In the best works of the founder of the classic tragedy Pierre Corneille (1606 – 1684), speaking in the early period of classicism, at the time of absolute monarchy flourishing, the majestic images of harsh, volitional heroes express the idea of patriotic duty understood as serving the state in the person of the king. A characteristic theme of classicism — the clash of personal interests with public debt — is permitted by Corneille in favor of debt, although he also portrays with great force the tragedy of human feeling suppressed by absolutist statehood. Continue reading
Somewhat different from the usual carnival type of Aristophanes are his comedies, which pose problems of a non-political, but cultural order. Already the first (not come down to us) comedy by Aristophanes “Feasting” (427) was devoted to the question of the old and new upbringing and portrayed the evil effects of learning in the spirit of the new sophistic fashion. To the same topic, Aristophanes returned to the comedy “Clouds” (423), making fun of sophistry. But “Clouds”, which the author considered to be the most serious of the works he wrote so far, did not succeed with the audience and won the third prize. Subsequently, Aristophanes partially reworked his play, and it came to us precisely in this second edition. Continue reading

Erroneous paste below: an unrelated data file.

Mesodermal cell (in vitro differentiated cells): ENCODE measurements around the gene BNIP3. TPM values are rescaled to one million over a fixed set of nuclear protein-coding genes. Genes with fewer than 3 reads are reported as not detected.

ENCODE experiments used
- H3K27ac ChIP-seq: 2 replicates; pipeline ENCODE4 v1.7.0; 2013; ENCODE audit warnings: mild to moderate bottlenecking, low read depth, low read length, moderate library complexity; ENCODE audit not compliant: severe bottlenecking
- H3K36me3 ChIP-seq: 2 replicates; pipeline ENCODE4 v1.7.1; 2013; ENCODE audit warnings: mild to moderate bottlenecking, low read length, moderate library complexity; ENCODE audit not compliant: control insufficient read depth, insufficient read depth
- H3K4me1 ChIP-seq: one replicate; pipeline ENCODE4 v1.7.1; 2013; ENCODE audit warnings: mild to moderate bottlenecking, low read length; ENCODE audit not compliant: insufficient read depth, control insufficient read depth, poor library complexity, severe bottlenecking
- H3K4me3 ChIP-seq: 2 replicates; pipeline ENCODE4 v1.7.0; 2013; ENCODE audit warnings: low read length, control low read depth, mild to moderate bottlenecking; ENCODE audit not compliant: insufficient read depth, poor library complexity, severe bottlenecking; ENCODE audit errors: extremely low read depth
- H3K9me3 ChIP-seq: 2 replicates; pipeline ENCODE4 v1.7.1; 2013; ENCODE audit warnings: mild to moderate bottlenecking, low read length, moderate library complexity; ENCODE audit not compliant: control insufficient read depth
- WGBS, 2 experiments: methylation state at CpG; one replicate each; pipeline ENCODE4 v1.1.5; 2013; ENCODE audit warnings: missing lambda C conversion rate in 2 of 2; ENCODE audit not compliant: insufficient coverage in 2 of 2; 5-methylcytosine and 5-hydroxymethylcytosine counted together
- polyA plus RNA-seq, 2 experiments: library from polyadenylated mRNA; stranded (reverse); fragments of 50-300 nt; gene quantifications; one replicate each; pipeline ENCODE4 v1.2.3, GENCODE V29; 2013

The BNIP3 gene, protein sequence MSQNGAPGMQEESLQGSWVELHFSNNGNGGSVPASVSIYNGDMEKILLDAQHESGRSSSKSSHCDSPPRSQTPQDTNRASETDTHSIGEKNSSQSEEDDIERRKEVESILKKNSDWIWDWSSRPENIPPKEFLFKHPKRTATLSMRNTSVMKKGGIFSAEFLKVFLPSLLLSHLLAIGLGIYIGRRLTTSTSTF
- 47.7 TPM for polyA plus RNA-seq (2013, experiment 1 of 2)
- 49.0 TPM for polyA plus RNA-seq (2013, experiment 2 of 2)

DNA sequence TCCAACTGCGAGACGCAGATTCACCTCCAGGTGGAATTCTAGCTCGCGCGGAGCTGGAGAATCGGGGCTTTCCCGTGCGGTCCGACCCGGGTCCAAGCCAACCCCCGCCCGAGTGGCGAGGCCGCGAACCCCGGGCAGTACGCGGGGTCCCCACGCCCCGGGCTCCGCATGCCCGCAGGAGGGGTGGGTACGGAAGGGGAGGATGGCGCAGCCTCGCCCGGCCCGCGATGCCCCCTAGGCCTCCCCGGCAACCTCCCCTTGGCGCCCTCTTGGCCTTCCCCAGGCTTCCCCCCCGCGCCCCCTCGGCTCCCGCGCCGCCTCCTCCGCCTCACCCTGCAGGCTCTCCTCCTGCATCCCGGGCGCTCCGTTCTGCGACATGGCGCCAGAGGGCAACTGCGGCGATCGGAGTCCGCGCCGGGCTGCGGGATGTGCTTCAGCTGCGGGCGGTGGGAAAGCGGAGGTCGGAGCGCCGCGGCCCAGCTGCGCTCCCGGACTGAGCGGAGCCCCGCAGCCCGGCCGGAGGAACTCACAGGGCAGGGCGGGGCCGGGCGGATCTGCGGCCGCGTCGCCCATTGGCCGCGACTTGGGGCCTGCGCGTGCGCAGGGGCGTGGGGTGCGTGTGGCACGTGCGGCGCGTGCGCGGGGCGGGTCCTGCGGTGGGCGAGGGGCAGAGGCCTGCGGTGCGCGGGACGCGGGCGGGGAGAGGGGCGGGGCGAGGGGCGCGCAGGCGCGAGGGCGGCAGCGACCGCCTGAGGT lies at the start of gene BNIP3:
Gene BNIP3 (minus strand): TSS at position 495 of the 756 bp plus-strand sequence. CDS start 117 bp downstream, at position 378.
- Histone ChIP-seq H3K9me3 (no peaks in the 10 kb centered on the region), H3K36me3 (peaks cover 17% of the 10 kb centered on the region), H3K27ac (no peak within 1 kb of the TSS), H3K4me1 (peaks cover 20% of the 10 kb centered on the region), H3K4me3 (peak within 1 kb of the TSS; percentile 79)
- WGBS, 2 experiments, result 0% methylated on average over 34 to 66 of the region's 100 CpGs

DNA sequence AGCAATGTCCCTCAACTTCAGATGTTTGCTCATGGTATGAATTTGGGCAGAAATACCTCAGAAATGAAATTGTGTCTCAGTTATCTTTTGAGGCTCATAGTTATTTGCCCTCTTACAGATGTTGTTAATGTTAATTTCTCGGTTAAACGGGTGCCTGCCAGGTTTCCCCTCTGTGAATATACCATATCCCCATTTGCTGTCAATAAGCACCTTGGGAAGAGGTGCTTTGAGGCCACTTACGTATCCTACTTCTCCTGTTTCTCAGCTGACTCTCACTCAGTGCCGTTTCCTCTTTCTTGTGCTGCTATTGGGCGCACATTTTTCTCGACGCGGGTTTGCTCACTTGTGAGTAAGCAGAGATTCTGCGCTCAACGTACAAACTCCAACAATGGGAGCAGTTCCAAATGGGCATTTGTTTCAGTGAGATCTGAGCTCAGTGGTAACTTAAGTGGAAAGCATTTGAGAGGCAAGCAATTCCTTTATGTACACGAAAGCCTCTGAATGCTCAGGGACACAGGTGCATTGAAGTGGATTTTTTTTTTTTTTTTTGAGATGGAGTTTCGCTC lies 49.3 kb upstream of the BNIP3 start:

The Roman writer Apuleius won his main glory with the novel Metamorphoses (Transformations). Subsequently, this novel, in connection with the high appreciation of its readers, received another name, the Golden Ass.
At the beginning of the novel, Apuleu says: “I begin the story in order to weave various fables in Milesian manner.” By this, he points to the closeness of his work to the Greek stories of Aristide of Miletus, translated into Latin in the first century. BC er By Cornelius of Sizenna. Continue reading